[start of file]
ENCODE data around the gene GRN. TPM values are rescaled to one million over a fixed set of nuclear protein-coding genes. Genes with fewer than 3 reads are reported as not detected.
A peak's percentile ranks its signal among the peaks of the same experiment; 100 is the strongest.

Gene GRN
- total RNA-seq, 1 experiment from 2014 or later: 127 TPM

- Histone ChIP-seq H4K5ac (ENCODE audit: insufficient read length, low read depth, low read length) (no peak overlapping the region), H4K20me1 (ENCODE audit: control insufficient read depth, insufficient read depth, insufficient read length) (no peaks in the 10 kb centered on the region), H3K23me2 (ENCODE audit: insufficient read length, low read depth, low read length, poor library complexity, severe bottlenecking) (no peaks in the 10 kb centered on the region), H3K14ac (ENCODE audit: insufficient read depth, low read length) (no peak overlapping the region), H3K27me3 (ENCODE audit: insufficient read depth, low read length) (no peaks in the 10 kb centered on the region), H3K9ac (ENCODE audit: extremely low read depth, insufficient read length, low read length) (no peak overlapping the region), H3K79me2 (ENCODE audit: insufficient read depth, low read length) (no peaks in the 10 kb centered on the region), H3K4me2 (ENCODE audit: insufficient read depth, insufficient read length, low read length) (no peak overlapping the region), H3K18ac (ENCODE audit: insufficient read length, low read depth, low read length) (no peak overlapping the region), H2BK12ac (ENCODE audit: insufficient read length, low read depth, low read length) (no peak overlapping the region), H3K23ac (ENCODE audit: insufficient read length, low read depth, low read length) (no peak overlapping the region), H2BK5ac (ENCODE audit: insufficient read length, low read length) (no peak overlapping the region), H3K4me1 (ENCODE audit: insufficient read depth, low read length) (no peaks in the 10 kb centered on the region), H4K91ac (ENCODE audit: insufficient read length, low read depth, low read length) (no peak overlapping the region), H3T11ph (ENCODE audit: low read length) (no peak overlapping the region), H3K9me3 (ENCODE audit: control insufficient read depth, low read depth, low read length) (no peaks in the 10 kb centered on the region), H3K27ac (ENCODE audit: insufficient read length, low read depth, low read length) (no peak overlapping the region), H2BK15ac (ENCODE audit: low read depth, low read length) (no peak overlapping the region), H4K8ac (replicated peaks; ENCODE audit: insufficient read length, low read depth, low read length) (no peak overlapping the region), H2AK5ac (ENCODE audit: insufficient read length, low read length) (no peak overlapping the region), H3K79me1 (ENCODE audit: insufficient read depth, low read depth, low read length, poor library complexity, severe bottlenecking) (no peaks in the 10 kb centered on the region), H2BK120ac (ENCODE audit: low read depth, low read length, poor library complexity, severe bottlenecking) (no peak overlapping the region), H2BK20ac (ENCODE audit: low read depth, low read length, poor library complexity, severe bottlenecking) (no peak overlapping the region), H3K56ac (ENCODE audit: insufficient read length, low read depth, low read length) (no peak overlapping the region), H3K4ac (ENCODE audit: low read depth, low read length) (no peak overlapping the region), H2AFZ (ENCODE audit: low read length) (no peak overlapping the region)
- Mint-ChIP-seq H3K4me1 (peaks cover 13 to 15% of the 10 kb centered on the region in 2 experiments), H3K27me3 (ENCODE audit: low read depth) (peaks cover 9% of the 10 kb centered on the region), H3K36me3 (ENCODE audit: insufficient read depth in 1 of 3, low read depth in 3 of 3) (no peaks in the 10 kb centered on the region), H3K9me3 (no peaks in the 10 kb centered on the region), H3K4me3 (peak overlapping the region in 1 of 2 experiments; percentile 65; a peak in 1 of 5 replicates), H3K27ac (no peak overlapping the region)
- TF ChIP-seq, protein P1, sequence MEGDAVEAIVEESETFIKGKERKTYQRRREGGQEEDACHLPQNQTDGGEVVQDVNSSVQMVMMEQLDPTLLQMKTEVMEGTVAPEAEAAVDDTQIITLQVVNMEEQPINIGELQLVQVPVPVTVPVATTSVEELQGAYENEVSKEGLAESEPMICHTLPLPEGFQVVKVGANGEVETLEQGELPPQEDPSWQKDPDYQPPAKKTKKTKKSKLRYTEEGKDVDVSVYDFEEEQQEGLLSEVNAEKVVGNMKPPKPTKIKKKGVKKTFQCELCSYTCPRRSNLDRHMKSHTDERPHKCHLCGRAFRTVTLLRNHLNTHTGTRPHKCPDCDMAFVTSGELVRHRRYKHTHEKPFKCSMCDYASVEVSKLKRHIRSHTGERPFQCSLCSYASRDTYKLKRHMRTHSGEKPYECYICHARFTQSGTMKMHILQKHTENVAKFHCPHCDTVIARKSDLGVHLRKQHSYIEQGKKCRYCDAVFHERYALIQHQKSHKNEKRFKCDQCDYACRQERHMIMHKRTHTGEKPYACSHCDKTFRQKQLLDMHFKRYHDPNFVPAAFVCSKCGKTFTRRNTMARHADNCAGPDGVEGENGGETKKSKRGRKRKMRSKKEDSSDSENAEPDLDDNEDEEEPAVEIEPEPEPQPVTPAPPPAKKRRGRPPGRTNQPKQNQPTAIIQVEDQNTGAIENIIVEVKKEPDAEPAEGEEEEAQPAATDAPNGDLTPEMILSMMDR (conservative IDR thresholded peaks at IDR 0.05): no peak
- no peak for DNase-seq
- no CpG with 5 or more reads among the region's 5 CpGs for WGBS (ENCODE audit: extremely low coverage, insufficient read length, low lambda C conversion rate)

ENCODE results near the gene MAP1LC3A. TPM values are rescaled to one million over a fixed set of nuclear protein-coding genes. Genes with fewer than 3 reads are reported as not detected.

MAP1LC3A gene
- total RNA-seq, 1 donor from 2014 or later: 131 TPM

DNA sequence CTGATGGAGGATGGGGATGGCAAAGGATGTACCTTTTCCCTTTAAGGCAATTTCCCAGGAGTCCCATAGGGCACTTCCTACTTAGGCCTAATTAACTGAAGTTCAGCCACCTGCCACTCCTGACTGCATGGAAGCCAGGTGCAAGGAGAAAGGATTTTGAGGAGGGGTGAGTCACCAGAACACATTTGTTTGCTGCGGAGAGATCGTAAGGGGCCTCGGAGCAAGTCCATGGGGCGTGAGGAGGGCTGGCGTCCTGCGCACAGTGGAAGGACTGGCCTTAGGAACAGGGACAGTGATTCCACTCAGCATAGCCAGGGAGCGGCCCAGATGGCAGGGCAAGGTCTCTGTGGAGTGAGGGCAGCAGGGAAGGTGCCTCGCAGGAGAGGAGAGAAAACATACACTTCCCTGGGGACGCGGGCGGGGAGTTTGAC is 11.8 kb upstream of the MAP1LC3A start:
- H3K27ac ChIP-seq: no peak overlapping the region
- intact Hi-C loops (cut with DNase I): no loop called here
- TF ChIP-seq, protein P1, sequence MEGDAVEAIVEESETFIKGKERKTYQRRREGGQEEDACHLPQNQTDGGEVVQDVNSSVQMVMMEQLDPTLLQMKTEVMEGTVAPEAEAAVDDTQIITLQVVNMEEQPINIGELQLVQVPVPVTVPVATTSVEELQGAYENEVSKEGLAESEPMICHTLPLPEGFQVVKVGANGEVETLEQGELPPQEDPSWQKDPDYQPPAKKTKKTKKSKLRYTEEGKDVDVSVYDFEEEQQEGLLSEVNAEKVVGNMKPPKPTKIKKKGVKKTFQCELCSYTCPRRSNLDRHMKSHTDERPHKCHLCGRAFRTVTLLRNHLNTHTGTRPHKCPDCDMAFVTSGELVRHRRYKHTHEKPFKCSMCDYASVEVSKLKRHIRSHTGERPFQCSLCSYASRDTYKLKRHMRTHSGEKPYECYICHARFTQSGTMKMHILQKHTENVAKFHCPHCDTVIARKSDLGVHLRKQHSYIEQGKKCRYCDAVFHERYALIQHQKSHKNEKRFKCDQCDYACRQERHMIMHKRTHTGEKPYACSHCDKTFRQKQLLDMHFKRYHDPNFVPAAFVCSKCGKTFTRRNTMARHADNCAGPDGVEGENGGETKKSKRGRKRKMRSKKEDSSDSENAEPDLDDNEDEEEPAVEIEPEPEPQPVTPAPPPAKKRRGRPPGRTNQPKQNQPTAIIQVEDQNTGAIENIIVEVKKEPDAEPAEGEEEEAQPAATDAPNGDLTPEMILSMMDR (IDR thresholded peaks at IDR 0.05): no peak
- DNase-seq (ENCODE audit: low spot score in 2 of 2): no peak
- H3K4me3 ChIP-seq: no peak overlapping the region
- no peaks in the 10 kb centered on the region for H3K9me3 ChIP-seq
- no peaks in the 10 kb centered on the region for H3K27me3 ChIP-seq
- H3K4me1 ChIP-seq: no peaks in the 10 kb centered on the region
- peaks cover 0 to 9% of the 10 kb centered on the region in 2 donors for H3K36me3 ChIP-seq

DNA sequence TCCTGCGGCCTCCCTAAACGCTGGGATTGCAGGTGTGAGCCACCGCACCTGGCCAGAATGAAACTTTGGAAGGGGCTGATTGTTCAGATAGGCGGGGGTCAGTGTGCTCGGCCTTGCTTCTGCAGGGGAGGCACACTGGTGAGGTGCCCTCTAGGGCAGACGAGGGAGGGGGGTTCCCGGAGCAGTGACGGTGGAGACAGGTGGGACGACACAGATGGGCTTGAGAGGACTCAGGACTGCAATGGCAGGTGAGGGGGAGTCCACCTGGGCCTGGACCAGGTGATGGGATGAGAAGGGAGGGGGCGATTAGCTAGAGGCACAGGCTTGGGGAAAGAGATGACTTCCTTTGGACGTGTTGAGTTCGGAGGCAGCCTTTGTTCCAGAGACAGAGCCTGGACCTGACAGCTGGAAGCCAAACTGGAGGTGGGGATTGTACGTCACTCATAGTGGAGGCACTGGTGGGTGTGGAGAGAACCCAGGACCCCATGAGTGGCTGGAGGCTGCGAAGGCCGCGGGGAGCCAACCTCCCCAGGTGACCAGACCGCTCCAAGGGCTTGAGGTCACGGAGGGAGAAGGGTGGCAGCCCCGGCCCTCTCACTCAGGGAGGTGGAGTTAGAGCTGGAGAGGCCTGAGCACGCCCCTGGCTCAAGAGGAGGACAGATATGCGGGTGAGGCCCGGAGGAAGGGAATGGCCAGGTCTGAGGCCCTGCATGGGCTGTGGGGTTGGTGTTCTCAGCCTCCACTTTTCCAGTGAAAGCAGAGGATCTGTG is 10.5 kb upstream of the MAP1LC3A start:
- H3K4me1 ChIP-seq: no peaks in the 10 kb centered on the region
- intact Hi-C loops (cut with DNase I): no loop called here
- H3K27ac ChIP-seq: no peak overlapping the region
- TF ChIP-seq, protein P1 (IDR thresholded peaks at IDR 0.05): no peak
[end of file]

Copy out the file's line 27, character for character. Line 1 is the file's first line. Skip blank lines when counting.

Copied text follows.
- TF ChIP-seq, protein P1 (IDR thresholded peaks at IDR 0.05): no peak